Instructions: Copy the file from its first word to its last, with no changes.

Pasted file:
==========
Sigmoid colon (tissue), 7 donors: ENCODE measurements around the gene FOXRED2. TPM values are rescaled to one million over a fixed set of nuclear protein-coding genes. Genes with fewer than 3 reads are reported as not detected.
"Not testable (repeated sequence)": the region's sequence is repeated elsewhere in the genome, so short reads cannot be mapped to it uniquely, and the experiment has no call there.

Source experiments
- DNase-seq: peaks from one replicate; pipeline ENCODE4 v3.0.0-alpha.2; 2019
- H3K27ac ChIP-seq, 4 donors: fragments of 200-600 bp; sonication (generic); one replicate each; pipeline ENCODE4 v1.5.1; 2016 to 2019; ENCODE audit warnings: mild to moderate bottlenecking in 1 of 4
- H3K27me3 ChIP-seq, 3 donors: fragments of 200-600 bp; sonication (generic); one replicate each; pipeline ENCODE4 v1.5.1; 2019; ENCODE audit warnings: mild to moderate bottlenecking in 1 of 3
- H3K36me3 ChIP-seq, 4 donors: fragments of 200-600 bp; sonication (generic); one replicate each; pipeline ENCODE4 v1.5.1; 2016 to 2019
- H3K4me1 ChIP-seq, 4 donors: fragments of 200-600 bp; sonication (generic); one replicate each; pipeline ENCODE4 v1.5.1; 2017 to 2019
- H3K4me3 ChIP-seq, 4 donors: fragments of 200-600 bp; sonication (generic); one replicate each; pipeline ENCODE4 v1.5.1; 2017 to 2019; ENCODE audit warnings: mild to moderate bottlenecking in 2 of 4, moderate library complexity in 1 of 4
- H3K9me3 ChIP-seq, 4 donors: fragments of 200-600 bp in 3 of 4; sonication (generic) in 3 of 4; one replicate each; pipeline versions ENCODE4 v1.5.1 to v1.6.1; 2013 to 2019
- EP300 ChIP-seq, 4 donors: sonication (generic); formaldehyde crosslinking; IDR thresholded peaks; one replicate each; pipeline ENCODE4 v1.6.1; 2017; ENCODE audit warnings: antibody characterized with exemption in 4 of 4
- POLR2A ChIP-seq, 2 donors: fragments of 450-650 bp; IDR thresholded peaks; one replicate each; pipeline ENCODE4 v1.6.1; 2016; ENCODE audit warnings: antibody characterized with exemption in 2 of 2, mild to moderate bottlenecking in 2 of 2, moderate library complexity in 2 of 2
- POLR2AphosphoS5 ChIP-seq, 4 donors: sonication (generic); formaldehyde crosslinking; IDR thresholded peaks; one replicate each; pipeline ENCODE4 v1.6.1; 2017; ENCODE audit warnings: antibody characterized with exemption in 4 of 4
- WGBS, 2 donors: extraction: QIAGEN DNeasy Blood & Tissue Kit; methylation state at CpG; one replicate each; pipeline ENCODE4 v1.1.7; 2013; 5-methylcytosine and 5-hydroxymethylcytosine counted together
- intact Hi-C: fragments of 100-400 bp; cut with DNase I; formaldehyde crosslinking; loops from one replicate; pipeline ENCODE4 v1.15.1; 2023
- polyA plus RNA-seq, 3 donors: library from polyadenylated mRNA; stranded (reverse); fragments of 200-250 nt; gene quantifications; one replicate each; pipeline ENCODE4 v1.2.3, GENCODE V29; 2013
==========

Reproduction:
Sigmoid colon (tissue), 7 donors: ENCODE measurements around the gene FOXRED2. TPM values are rescaled to one million over a fixed set of nuclear protein-coding genes. Genes with fewer than 3 reads are reported as not detected.
"Not testable (repeated sequence)": the region's sequence is repeated elsewhere in the genome, so short reads cannot be mapped to it uniquely, and the experiment has no call there.

Source experiments
- DNase-seq: peaks from one replicate; pipeline ENCODE4 v3.0.0-alpha.2; 2019
- H3K27ac ChIP-seq, 4 donors: fragments of 200-600 bp; sonication (generic); one replicate each; pipeline ENCODE4 v1.5.1; 2016 to 2019; ENCODE audit warnings: mild to moderate bottlenecking in 1 of 4
- H3K27me3 ChIP-seq, 3 donors: fragments of 200-600 bp; sonication (generic); one replicate each; pipeline ENCODE4 v1.5.1; 2019; ENCODE audit warnings: mild to moderate bottlenecking in 1 of 3
- H3K36me3 ChIP-seq, 4 donors: fragments of 200-600 bp; sonication (generic); one replicate each; pipeline ENCODE4 v1.5.1; 2016 to 2019
- H3K4me1 ChIP-seq, 4 donors: fragments of 200-600 bp; sonication (generic); one replicate each; pipeline ENCODE4 v1.5.1; 2017 to 2019
- H3K4me3 ChIP-seq, 4 donors: fragments of 200-600 bp; sonication (generic); one replicate each; pipeline ENCODE4 v1.5.1; 2017 to 2019; ENCODE audit warnings: mild to moderate bottlenecking in 2 of 4, moderate library complexity in 1 of 4
- H3K9me3 ChIP-seq, 4 donors: fragments of 200-600 bp in 3 of 4; sonication (generic) in 3 of 4; one replicate each; pipeline versions ENCODE4 v1.5.1 to v1.6.1; 2013 to 2019
- EP300 ChIP-seq, 4 donors: sonication (generic); formaldehyde crosslinking; IDR thresholded peaks; one replicate each; pipeline ENCODE4 v1.6.1; 2017; ENCODE audit warnings: antibody characterized with exemption in 4 of 4
- POLR2A ChIP-seq, 2 donors: fragments of 450-650 bp; IDR thresholded peaks; one replicate each; pipeline ENCODE4 v1.6.1; 2016; ENCODE audit warnings: antibody characterized with exemption in 2 of 2, mild to moderate bottlenecking in 2 of 2, moderate library complexity in 2 of 2
- POLR2AphosphoS5 ChIP-seq, 4 donors: sonication (generic); formaldehyde crosslinking; IDR thresholded peaks; one replicate each; pipeline ENCODE4 v1.6.1; 2017; ENCODE audit warnings: antibody characterized with exemption in 4 of 4
- WGBS, 2 donors: extraction: QIAGEN DNeasy Blood & Tissue Kit; methylation state at CpG; one replicate each; pipeline ENCODE4 v1.1.7; 2013; 5-methylcytosine and 5-hydroxymethylcytosine counted together
- intact Hi-C: fragments of 100-400 bp; cut with DNase I; formaldehyde crosslinking; loops from one replicate; pipeline ENCODE4 v1.15.1; 2023
- polyA plus RNA-seq, 3 donors: library from polyadenylated mRNA; stranded (reverse); fragments of 200-250 nt; gene quantifications; one replicate each; pipeline ENCODE4 v1.2.3, GENCODE V29; 2013